Beach Rats is a lot of things in one film: beautiful, ominous, crushingly sad, tender, lonesome, scary, new and yet too familiar. Its contradictions are many, but central among them is the way it expands cinematic New York by showing us a part of it that feels like a lonely small town.
Frankie (Harris Dickinson, who I’d never have guessed was a Brit) has a face Captain America might envy. With a pack of friends, he drifts through summer days, avoiding his dying father, his growing-up sister, his strained mom. He meets a girl under the fireworks exploding at Coney Island; she’s sexually aggressive, and he’s … unsure.
After his father dies, Frankie gets more sure — maybe — and starts meeting the guys he finds online. He doesn’t know what he likes, he tells them. But he’s starting to figure something out.
Beach Rats sometimes feels like a documentary, like the camera is just following these guys around, waiting for something to happen. They don’t say a lot; theirs is a language of grins and jeers, roughhousing and handball games.
Hittman and her cinematographer, Hélène Louvart, frame these young men so that you can’t help but be aware of their physicality: naked torsos, strong hands, jutting jaws. They’re lanky but taut; something is always about to happen, even if it almost never does.
Frankie is always hiding some part of himself, whether behind a cocked baseball cap or an anonymous encounter. Hittman finds Frankie’s uncertainty, his vulnerability, in his wide eyes and downturned face; he’s kind of a gentleman and kind of a pill-stealing jerk, a post-high-school drifter whose path is a muddle in every direction.
Beach Rats builds toward conflict; there’s a thread of potential violence that Hittman locates in the way the four young men fill narrow hallways, or in their hands, loose and ready. But is it just the coiled power of muscular young bodies, or does that threat of violence hover because we’ve come to expect it from a cinematic narrative about a closeted young man?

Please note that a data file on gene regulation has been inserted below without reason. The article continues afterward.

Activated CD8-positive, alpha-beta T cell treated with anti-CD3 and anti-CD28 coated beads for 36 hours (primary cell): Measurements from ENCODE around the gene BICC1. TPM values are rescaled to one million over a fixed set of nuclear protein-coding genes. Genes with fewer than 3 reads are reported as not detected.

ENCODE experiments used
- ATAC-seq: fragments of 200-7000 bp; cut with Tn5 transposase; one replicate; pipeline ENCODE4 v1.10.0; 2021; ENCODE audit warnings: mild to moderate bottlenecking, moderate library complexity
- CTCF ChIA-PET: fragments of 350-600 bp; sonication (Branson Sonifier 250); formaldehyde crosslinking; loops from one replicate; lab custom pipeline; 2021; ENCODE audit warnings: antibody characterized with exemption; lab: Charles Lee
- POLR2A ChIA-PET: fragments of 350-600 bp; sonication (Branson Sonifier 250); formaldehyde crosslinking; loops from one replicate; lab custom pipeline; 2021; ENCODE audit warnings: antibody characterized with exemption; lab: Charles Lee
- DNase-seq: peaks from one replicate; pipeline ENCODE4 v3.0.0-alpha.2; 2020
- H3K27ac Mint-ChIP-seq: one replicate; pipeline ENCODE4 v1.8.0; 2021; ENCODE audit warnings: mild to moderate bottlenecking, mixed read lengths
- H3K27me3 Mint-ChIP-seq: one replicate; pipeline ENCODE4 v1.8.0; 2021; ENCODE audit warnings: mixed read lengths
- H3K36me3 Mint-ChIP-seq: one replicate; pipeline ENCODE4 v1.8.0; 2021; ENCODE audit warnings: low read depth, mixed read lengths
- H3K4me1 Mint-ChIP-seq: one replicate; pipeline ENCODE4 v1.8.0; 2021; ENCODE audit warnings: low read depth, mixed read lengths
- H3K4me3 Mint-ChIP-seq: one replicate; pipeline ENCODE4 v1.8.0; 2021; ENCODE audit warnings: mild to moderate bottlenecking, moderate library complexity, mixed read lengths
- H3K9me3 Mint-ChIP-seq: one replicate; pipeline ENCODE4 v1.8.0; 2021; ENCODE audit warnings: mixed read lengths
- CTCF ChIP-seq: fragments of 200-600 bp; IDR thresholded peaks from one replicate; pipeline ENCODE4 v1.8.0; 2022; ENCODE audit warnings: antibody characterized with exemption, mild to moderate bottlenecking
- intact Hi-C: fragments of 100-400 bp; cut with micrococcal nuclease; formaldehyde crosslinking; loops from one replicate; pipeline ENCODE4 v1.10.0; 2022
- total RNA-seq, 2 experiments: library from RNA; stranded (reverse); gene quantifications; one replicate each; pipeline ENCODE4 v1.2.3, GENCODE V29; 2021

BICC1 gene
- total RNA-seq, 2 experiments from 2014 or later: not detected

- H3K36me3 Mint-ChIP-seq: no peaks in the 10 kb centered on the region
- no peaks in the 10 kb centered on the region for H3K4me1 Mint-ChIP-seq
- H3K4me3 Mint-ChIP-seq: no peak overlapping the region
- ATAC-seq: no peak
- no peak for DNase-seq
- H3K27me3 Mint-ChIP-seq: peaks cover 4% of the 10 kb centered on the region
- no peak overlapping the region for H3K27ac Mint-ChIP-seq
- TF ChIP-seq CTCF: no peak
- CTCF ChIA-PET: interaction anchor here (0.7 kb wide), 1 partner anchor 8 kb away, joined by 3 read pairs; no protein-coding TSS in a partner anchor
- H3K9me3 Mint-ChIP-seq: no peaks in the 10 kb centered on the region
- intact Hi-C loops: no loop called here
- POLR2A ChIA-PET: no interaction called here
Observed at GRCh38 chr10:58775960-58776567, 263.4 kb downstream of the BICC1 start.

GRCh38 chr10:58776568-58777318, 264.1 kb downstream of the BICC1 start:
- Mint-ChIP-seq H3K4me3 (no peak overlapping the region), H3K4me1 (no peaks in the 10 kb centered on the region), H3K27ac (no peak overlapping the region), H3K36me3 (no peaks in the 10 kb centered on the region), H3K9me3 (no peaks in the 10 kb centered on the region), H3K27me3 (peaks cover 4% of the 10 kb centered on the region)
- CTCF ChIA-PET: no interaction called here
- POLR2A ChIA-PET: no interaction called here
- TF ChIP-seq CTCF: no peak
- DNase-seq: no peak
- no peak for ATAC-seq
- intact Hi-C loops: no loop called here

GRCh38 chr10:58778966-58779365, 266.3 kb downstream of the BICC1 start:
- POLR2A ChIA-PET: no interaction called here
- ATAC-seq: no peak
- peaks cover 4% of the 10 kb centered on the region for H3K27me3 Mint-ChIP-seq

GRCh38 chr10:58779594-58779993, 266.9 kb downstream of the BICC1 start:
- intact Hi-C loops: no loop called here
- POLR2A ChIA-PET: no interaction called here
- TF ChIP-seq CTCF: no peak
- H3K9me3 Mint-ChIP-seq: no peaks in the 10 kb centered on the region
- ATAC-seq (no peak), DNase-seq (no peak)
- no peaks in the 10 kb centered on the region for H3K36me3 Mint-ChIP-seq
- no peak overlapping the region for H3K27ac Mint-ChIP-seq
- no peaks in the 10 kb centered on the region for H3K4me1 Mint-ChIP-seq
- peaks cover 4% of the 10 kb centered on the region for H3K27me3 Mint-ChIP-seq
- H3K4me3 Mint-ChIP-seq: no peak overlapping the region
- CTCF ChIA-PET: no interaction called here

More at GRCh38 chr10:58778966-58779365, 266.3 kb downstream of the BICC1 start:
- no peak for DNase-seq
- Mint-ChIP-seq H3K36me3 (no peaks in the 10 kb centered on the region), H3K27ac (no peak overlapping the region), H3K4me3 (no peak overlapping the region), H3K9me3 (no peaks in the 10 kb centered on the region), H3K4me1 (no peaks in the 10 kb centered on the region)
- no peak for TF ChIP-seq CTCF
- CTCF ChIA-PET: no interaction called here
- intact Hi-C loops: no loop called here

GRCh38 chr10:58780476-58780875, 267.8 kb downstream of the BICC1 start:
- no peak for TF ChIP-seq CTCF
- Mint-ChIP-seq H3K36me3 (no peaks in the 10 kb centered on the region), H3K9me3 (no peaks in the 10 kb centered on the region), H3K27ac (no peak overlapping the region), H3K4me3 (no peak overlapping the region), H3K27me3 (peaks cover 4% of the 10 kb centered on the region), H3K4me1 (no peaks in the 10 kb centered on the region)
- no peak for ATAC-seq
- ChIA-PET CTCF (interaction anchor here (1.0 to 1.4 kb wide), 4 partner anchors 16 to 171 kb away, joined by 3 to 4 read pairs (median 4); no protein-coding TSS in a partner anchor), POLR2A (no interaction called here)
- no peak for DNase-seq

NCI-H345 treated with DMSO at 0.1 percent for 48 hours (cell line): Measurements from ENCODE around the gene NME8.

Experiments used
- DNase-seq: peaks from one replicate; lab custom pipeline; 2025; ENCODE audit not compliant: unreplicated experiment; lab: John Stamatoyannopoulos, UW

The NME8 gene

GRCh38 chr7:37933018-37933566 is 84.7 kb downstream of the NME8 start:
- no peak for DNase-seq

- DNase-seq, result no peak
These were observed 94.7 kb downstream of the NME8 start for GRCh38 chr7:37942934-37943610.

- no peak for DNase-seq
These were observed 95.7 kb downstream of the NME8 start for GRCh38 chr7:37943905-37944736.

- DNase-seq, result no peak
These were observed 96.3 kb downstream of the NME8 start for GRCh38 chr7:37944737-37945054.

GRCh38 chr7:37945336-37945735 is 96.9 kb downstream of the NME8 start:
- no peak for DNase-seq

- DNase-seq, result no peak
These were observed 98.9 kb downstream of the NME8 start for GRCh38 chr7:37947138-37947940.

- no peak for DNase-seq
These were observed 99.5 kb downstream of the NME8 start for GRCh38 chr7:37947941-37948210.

I was so certain about where this story was going that I watched part of the final act with my hands over my face, like it was a horror movie. And it is, in a way. Beach Rats subverts several tropes of summer-romance films: the screwing around, the uncertain sex, the meet-cute under the fireworks.
It’s not a coming of age film; that would require something like resolution. Frankie’s path is aimless but questing, and Dickinson gives a gentle, meandering performance, somehow both nuanced and expressionless within a single scene.
But can a film be moving and tired, graceful and trope-addled? Can it exist as a gracefully directed piece of art and simultaneously part of a worn-out cultural trend in which tragic gay figures exist primarily in ambiguous tales with little hope and less future?
As an exploration of toxic masculinity, a rarely seen side of New York, a teen’s uncertainty, Beach Rats works beautifully, up to a point — but you can’t take it out of the cultural context in which it appears. (Broadway Metro)